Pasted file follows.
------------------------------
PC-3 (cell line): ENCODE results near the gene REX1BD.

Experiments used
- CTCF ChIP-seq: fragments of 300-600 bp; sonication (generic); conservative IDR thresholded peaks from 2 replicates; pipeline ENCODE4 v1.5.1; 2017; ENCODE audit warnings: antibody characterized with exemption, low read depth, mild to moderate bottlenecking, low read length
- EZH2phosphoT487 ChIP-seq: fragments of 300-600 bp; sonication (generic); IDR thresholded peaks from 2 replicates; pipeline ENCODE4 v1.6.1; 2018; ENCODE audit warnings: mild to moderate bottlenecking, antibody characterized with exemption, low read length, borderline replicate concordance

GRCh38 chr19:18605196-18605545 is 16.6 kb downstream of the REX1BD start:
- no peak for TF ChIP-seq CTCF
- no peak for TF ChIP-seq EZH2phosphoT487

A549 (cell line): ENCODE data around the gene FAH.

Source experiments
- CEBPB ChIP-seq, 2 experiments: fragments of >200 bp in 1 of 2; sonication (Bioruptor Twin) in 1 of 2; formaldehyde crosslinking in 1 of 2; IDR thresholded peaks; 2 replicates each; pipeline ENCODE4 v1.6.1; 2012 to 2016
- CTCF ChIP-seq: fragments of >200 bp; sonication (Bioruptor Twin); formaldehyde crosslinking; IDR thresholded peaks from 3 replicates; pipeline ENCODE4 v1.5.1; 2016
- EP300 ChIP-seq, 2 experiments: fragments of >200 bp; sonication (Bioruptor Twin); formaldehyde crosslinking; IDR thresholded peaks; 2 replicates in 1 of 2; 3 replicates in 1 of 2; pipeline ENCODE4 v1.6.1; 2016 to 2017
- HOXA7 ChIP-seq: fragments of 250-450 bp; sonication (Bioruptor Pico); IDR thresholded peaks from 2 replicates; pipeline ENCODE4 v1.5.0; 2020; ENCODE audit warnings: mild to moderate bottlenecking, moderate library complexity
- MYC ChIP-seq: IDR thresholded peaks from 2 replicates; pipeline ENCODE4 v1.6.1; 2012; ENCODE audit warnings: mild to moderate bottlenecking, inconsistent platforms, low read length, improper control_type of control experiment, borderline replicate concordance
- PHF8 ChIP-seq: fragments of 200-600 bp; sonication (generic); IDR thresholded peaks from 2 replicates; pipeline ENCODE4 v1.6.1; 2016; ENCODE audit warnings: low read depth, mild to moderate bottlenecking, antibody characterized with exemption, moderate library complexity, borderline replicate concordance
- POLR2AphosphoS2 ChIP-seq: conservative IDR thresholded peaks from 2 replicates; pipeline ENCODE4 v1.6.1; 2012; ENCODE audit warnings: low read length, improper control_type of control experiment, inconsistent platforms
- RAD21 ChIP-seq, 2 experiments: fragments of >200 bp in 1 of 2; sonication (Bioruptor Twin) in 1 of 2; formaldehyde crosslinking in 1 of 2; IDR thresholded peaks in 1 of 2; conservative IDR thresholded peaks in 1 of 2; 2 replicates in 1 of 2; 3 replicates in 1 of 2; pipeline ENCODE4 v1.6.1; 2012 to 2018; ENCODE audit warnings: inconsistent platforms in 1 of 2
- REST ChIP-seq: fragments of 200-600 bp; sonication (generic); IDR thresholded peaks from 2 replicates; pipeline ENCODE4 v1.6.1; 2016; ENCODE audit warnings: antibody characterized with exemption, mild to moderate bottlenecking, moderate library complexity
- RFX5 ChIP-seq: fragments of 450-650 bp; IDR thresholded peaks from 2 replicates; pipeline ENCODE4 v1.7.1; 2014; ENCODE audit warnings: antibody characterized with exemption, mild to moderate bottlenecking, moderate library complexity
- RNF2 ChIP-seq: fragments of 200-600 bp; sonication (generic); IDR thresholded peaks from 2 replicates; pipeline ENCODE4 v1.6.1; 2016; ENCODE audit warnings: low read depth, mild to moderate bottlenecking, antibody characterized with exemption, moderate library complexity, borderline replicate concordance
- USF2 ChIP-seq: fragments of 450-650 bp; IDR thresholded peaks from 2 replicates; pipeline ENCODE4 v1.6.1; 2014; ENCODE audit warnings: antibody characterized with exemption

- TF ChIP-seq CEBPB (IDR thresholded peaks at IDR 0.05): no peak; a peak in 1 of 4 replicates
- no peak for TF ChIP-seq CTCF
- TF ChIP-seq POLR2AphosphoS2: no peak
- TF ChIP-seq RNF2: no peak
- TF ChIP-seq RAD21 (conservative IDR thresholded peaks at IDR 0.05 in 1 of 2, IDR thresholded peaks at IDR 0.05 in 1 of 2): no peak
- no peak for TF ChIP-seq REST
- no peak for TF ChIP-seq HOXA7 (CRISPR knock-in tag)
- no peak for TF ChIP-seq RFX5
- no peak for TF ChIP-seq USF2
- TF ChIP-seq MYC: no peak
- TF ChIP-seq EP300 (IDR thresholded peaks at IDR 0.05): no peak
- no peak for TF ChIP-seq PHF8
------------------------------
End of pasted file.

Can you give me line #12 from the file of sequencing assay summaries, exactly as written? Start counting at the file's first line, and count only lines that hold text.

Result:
- EP300 ChIP-seq, 2 experiments: fragments of >200 bp; sonication (Bioruptor Twin); formaldehyde crosslinking; IDR thresholded peaks; 2 replicates in 1 of 2; 3 replicates in 1 of 2; pipeline ENCODE4 v1.6.1; 2016 to 2017